- Pull your credit reports and pay to see your credit scores for all three major credit agencies. The report will let you know if you have any incorrect information on your report while your score will help you use online calculators to understand what to expect for your interest rates. You won’t need this for a little while, but doing it this early in the process will let you know if you need to work to improve your scores before going to the bank to talk about pre-approval on the loan.
- While you have this little experiment running LEARN EVERYTHING YOU CAN about home-buying and home-ownership. Before buying my first home my wife and I attended a First Time Homebuyer workshop hosted through the Willamette Neighborhood Housing Services. This was both overwhelming and phenomenal at the same time. You can find similar courses in most areas, usually hosted by real estate professionals, but remember to think about who is providing the information. Realtors are paid for buying and selling houses, mortgage lenders are paid for originating loans, so weigh their advice in their areas of expertise with the opinions of financial professionals not paid to encourage you to buy a home. Hopefully, after a course like this, you’ll know the difference between a 30 year fixed and a 5/1 ARM and which is right for you; and if you should shop for FHA, USDA, or a Conventional loan. If you find a course like this locally you may even find a few professionals you like that you could work with (realtors, mortgage lenders, and home inspectors all worked together to teach the course we attended).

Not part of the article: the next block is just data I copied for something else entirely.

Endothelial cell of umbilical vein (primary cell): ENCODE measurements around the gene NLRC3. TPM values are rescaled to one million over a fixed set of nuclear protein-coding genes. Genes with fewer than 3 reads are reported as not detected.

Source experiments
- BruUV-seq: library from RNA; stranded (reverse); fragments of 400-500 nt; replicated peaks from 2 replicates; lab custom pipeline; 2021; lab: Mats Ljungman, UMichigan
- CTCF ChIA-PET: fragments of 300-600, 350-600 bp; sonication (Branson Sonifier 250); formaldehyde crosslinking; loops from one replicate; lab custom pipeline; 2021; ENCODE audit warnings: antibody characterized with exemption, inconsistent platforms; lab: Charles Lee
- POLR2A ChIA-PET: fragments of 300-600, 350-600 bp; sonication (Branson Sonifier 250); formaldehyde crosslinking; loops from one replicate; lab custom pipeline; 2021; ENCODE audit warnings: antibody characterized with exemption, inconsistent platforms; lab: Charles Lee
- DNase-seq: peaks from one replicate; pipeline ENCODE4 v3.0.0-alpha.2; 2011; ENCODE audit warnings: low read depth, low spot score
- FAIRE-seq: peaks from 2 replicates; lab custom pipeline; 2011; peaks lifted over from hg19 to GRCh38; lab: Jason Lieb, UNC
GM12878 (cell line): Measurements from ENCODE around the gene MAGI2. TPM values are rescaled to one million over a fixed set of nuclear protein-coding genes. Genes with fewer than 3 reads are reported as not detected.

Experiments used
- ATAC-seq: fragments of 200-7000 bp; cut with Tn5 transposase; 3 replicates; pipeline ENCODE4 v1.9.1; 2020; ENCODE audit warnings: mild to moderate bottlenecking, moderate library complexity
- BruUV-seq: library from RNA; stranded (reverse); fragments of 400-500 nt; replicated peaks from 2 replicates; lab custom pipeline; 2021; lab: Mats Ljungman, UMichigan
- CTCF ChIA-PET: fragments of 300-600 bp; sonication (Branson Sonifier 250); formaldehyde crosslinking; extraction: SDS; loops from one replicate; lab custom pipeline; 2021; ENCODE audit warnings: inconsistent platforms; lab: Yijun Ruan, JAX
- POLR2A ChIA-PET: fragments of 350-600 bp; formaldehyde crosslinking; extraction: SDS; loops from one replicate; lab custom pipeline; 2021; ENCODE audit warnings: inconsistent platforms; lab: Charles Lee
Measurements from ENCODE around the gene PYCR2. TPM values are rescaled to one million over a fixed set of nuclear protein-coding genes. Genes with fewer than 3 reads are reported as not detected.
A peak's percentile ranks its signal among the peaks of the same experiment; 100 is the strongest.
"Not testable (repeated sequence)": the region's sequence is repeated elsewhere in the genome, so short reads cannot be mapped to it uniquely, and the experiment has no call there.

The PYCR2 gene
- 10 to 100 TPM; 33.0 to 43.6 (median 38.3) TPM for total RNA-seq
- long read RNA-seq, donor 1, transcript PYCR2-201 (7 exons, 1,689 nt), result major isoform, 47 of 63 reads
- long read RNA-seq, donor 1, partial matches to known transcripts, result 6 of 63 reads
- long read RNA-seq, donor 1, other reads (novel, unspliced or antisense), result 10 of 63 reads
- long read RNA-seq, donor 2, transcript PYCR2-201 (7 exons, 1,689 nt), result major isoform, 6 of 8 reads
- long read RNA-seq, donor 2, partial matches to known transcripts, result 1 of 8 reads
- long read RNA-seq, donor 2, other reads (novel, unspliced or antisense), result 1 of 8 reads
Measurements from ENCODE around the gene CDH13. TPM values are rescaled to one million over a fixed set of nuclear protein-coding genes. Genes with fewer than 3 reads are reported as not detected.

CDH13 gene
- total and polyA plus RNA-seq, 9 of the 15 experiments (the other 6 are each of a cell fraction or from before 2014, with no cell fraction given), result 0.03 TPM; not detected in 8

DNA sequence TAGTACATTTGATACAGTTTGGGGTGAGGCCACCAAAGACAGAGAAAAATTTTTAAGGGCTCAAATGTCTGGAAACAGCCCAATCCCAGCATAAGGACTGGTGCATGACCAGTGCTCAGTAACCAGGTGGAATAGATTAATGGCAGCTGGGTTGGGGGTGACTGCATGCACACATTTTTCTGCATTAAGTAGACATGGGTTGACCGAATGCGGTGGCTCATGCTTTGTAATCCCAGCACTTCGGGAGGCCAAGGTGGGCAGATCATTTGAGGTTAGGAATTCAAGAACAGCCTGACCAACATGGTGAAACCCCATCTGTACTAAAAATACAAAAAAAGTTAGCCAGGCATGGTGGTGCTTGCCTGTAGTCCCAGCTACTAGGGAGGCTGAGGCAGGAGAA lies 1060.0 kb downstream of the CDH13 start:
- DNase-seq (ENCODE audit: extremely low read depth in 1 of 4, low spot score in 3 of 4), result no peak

- Start the process
- Talk to multiple potential lenders and ask for a Loan Estimate (which replaced the previous Truth-in-Lending Disclosure). These are slightly different from lender to lender, but all of the same information will be there. To make it easier to compare use a worksheet like the FTC’s Mortgage Comparison Sheet. During this step talk to at least three different lenders, and make sure at least one of them is a “Mortgage Broker” who has access to multiple lenders. This will help you get the best rate at the lowest cost.
- After finding a lender you like get pre-approval for your loan. The lender will approve you “up to” a certain amount. DO NOT USE THIS AS A GUIDELINE OF WHAT YOU CAN SPEND! This is the absolute max that they will loan you, not necessarily what you can afford. Having a pre-approval in hand makes you a much stronger buyer, especially in a competitive market.
- While you wait on your pre-approval, or even while you are mortgage shopping, start talking to realtors. Don’t rush to go see lots of houses with them until you know you like working with the person. Some buyers’ agents will have you sign a contract to work with them exclusively, but don’t sign unless you’re certain this is the right agent for you. AFTER THIS POINT DON’T TAKE OUT NEW LOANS or apply for new credit! Your credit will be checked again later to make sure nothing has changed.
Don't rush through these steps, buying your first home is an overwhelming process and if you try to rush yourself you may make a mistake that costs you thousands of dollars and years of your life to correct. It's better to "waste" a few months in extra preparation. Next time we'll talk about the steps to take when you're ready to start looking at homes.